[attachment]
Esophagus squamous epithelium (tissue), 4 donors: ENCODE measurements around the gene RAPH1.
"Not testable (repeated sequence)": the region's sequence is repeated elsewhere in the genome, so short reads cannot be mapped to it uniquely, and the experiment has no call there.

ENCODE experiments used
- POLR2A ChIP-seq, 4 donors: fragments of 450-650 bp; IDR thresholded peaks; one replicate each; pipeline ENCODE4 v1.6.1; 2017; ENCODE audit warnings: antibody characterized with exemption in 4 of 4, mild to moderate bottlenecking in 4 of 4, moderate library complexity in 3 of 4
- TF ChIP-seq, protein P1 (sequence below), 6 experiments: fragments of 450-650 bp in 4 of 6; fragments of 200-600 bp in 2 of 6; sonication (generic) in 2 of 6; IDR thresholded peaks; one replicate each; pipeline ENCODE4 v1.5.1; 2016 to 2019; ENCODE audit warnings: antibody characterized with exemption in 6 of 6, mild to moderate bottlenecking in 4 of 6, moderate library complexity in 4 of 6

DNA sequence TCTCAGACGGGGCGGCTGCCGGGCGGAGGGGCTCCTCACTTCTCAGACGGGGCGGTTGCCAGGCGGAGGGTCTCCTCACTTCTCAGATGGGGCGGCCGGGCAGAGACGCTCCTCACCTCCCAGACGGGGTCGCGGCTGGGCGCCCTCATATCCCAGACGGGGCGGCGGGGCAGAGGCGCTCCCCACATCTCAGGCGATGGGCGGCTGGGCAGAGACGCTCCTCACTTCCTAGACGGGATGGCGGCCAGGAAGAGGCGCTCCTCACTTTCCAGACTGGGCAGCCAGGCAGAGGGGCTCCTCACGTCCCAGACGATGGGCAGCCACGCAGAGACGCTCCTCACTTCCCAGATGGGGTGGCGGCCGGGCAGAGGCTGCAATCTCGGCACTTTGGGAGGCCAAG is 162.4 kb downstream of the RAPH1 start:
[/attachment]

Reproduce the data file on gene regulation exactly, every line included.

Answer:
Esophagus squamous epithelium (tissue), 4 donors: ENCODE measurements around the gene RAPH1.
"Not testable (repeated sequence)": the region's sequence is repeated elsewhere in the genome, so short reads cannot be mapped to it uniquely, and the experiment has no call there.

ENCODE experiments used
- POLR2A ChIP-seq, 4 donors: fragments of 450-650 bp; IDR thresholded peaks; one replicate each; pipeline ENCODE4 v1.6.1; 2017; ENCODE audit warnings: antibody characterized with exemption in 4 of 4, mild to moderate bottlenecking in 4 of 4, moderate library complexity in 3 of 4
- TF ChIP-seq, protein P1 (sequence below), 6 experiments: fragments of 450-650 bp in 4 of 6; fragments of 200-600 bp in 2 of 6; sonication (generic) in 2 of 6; IDR thresholded peaks; one replicate each; pipeline ENCODE4 v1.5.1; 2016 to 2019; ENCODE audit warnings: antibody characterized with exemption in 6 of 6, mild to moderate bottlenecking in 4 of 6, moderate library complexity in 4 of 6

DNA sequence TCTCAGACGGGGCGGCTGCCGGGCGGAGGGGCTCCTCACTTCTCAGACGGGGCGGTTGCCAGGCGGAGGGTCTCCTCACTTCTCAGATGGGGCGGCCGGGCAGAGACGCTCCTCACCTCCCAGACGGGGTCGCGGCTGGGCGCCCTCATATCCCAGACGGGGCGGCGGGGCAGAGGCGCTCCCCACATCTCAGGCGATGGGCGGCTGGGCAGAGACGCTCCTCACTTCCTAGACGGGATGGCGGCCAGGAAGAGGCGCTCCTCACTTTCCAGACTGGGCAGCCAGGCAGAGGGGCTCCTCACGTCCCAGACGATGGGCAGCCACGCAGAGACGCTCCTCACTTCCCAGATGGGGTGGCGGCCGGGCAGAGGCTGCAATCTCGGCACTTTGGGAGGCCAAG is 162.4 kb downstream of the RAPH1 start: